The sentencing hearing for the murderer of Hannah Leflar continued Friday with a detailed look at the federal prison system – where the teen will spend far more time if sentenced as an adult.
That’s what the Crown has been asking for.
Court heard from Trina Debler, who works for Correctional Service Canada (CSC) at the Saskatchewan Penitentiary at Prince Albert.
She testified in response to psychologist Dr. Terry Nicholiachuk who appeared for the defence earlier this week and stated no programming was available in the federal system.
Debler explained the program is multi-targeted and addresses both the crime and the circumstances of the particular inmate, such as if he had substance abuse issues.
According to Debler, an offender first goes through an introductory course that details what led to the crime and why it happened. That’s followed by modules designed to ensure the inmate doesn’t reoffend
Debler added there are maintenance programs and depending on availability everything is offered from the time an inmate arrives so it is completed long before any parole hearings are due.
Crown counsel Chris White asked if the programs were available for those on suicide watch. Debler responded they can participate unless they are high-risk and are being monitored.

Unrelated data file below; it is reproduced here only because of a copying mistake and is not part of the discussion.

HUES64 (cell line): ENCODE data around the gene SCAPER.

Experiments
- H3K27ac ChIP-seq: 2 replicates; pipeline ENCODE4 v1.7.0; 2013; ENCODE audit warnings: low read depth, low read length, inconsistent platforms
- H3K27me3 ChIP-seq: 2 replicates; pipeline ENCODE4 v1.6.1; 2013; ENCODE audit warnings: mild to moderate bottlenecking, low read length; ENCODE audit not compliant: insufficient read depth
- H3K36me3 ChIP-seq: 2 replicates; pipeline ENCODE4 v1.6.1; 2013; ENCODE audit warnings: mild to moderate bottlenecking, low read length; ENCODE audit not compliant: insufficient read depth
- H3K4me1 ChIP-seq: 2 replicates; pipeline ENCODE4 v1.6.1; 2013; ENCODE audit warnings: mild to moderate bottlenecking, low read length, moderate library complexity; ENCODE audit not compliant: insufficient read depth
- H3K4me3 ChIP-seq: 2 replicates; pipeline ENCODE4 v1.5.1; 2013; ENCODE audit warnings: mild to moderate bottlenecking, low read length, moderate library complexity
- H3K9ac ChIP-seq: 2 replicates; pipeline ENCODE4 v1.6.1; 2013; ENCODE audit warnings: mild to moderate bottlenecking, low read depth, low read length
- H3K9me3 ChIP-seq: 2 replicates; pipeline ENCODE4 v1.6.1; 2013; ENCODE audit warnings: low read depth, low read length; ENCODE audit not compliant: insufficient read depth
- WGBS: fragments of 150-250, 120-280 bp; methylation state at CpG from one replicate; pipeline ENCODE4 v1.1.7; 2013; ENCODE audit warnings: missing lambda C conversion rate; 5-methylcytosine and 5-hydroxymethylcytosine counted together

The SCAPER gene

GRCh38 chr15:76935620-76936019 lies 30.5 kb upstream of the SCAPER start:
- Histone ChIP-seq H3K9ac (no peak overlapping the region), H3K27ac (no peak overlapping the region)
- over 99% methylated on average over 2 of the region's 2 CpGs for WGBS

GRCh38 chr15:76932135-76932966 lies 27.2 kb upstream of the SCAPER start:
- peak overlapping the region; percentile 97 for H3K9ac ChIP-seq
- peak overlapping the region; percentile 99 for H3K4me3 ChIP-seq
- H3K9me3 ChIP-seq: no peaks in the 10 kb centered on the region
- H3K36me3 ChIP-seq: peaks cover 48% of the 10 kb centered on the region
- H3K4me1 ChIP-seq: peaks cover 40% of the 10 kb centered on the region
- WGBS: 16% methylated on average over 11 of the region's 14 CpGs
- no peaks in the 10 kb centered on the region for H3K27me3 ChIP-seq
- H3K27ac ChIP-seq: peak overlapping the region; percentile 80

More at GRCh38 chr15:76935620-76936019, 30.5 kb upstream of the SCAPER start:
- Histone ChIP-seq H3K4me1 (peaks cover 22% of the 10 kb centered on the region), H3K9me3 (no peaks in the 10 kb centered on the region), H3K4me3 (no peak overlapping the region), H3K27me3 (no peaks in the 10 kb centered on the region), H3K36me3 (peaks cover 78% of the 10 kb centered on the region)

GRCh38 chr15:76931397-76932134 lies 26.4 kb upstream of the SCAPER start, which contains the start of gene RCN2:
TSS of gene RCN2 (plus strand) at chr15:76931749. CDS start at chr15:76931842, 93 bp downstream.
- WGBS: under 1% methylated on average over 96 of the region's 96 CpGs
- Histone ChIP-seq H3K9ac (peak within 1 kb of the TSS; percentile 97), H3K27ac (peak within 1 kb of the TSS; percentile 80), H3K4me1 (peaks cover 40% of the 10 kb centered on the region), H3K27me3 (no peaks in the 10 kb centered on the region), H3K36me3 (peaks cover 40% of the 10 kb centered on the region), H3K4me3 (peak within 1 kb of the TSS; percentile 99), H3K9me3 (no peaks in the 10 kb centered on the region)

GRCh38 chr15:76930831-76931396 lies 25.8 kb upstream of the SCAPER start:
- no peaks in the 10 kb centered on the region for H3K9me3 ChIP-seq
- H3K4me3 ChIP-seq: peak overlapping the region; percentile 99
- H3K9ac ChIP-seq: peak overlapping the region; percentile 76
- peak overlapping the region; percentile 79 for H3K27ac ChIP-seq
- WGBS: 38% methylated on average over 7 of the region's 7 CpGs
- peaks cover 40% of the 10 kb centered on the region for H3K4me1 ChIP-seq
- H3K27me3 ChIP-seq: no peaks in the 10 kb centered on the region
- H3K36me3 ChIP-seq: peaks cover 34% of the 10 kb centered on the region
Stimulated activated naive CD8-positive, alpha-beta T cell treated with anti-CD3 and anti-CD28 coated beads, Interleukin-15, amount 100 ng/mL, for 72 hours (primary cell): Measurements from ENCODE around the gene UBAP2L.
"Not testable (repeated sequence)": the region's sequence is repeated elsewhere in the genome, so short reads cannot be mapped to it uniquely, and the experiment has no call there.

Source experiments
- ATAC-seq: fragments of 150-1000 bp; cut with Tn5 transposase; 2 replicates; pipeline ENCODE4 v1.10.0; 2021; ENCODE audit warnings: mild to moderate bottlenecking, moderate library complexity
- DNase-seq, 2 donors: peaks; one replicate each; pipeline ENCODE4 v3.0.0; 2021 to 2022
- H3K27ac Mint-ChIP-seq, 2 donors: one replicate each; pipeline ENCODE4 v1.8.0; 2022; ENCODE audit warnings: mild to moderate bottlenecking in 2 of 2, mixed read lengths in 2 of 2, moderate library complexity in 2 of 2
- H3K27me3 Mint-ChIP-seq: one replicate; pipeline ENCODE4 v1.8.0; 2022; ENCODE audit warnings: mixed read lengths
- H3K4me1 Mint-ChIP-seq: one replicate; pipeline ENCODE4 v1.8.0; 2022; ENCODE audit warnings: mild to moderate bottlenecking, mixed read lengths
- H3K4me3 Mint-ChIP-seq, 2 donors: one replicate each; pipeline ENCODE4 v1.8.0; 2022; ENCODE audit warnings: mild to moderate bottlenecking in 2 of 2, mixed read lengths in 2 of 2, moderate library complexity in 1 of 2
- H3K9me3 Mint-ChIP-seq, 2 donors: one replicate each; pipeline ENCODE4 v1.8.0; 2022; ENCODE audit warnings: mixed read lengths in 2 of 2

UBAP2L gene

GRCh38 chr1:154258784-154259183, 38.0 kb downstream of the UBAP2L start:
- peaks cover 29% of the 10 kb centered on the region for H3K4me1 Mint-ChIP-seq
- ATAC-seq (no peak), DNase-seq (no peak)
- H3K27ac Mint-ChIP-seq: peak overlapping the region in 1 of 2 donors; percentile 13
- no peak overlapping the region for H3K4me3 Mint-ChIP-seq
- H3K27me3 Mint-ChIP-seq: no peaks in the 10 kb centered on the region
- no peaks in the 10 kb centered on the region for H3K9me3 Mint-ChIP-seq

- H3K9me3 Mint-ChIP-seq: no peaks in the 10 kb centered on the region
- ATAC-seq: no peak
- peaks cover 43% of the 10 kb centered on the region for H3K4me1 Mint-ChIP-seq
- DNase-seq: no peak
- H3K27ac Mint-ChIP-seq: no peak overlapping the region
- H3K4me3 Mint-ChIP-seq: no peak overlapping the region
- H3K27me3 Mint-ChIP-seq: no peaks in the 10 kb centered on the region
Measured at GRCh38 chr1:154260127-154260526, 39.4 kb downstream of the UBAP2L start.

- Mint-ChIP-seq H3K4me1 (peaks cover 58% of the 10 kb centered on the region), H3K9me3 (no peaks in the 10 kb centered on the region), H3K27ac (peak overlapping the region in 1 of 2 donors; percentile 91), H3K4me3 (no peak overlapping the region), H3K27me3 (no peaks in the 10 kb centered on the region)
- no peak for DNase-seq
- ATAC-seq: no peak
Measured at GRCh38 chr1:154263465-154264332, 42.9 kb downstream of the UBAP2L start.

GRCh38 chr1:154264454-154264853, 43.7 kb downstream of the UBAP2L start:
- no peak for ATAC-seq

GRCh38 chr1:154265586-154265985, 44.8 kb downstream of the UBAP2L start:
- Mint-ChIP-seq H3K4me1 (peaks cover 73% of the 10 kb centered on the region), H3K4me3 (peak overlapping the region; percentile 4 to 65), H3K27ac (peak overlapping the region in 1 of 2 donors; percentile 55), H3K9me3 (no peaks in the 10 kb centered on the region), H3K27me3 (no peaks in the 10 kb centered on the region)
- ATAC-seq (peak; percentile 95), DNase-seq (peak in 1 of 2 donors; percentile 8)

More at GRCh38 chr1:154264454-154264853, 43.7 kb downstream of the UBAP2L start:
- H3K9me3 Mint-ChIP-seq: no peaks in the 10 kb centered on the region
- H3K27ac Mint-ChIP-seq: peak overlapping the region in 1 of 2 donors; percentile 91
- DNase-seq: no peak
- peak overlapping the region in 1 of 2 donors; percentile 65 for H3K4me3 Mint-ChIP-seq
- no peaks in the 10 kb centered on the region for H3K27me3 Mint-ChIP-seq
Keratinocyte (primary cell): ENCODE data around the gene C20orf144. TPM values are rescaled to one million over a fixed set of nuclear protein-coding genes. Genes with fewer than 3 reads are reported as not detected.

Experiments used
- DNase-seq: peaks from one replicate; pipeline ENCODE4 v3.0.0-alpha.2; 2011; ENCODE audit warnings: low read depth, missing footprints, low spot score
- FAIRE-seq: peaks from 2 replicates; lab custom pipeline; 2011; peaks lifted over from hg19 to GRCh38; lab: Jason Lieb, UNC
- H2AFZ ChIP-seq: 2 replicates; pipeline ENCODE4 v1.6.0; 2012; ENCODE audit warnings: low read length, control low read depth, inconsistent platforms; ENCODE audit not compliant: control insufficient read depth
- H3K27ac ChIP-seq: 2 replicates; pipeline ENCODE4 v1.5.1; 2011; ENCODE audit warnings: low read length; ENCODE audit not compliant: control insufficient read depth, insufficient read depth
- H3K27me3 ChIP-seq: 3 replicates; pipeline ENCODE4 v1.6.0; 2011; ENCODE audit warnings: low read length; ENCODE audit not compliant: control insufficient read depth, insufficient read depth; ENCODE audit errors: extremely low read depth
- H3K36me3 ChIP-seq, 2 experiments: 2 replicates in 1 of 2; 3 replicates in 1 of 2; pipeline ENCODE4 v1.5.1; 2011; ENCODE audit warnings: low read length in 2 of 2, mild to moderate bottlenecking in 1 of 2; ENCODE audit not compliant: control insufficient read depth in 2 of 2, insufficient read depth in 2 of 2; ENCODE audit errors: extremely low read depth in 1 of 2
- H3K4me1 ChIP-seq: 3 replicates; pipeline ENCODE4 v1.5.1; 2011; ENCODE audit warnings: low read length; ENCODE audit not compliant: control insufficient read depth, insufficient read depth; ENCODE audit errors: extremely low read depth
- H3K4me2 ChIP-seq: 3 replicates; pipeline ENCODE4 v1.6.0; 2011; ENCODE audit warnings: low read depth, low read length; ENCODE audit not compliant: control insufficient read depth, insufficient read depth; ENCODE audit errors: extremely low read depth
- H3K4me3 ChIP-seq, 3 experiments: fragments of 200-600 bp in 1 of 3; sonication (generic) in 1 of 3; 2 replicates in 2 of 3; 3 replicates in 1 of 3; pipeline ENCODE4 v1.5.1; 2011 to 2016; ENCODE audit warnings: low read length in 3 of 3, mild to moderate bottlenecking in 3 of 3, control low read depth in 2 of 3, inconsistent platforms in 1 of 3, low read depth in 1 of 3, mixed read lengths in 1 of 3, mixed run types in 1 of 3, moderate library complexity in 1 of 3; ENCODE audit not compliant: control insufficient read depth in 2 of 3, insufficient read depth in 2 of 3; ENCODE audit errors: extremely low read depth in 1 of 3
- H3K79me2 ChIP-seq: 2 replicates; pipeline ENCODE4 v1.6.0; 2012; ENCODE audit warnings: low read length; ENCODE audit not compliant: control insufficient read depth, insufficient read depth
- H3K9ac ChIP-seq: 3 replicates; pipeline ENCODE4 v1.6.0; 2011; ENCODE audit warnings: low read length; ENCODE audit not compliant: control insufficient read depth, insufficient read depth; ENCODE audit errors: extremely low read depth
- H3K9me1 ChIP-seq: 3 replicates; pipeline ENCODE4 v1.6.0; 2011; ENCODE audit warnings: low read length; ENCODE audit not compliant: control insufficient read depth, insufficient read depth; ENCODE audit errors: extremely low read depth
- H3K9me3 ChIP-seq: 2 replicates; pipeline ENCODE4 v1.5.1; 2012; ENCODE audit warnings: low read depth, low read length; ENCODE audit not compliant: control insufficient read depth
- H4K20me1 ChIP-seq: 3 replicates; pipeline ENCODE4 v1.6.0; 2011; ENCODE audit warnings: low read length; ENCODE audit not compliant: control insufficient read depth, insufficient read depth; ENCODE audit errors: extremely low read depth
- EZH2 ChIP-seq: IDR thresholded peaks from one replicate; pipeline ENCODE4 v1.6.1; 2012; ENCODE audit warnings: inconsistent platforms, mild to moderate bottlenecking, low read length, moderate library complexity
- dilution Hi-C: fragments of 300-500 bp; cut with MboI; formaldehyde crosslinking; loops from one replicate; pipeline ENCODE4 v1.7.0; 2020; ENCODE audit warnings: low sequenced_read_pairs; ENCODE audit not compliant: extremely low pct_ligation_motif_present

Previously in the hearing, court heard the teen has threatened suicide if he is sentenced as an adult.
These CSC programs are also available at the regional psychiatric centre in Saskatoon on top of the mental health supports already offered at that facility.
Under cross-examination by defence lawyer James Struthers, Debler testified typically inmates in segregation do not participate because the programming is group-driven and instead work on issues that will get them desegregated.
The teen pleaded guilty to stabbing Hannah Leflar to death in her parent’s bedroom. He and another teen, who pleaded guilty to second-degree murder, plotted and planned the murder for several months.
Victim impact statements from Leflar’s family will be read Friday afternoon.